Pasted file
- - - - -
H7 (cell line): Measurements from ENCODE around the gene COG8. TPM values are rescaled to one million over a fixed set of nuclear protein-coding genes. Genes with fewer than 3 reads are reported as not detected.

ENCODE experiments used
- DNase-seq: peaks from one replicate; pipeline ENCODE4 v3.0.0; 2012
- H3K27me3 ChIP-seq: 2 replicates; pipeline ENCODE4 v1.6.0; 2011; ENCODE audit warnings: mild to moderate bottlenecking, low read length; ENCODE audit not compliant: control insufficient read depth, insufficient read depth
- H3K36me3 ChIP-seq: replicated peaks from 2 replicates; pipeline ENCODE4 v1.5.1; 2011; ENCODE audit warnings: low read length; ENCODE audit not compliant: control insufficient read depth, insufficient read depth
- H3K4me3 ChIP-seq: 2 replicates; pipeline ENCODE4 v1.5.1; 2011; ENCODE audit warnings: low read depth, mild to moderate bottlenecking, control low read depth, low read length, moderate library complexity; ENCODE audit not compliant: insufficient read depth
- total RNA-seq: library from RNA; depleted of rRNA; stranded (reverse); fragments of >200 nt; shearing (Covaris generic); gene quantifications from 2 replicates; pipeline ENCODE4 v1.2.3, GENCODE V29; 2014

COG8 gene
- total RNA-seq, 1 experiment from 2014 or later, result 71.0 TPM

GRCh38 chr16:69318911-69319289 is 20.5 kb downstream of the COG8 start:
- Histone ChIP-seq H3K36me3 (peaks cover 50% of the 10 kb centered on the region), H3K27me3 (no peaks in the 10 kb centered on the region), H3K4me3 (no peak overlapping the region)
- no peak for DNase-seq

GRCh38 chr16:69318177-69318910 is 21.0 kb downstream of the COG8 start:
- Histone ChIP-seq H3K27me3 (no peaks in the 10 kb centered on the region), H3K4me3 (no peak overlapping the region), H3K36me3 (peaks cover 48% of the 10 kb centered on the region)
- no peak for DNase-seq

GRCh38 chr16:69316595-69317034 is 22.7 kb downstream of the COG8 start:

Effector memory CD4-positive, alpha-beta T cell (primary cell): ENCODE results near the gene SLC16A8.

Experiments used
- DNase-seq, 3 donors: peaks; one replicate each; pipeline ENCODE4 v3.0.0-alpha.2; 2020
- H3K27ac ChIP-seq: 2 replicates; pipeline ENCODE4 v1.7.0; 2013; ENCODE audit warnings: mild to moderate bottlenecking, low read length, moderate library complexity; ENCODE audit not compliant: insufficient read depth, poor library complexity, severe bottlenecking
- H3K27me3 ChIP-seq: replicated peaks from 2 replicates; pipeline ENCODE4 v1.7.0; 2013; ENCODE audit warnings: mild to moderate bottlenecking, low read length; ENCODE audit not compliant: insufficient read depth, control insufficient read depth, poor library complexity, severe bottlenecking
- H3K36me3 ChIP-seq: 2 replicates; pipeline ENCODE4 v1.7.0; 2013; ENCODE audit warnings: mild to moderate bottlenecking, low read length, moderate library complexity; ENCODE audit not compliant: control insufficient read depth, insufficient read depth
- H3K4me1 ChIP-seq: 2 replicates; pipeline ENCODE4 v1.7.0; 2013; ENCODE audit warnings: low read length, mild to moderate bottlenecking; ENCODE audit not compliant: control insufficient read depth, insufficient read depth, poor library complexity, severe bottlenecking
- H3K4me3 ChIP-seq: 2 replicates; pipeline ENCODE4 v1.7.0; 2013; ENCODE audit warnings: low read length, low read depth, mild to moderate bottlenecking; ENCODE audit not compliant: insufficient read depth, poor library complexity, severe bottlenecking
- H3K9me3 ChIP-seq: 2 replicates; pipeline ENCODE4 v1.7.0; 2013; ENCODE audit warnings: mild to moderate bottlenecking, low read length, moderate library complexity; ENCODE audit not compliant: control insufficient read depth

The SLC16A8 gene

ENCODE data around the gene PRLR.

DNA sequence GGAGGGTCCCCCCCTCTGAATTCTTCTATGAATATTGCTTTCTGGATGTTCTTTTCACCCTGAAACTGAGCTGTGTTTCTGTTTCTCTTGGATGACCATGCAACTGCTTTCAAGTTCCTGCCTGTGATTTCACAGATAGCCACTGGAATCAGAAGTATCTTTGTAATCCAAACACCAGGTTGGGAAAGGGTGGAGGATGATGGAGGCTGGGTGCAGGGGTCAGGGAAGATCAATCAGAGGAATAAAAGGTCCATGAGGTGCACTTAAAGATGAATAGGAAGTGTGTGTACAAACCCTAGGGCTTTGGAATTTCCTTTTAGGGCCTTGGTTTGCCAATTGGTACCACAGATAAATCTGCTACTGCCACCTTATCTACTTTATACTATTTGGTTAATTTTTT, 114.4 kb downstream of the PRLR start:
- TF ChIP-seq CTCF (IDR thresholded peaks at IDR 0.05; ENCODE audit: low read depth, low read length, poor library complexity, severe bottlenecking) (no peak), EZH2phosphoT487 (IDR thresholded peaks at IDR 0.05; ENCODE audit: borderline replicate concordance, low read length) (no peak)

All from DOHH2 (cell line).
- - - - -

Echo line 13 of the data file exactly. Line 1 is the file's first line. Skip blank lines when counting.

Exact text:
GRCh38 chr16:69318177-69318910 is 21.0 kb downstream of the COG8 start: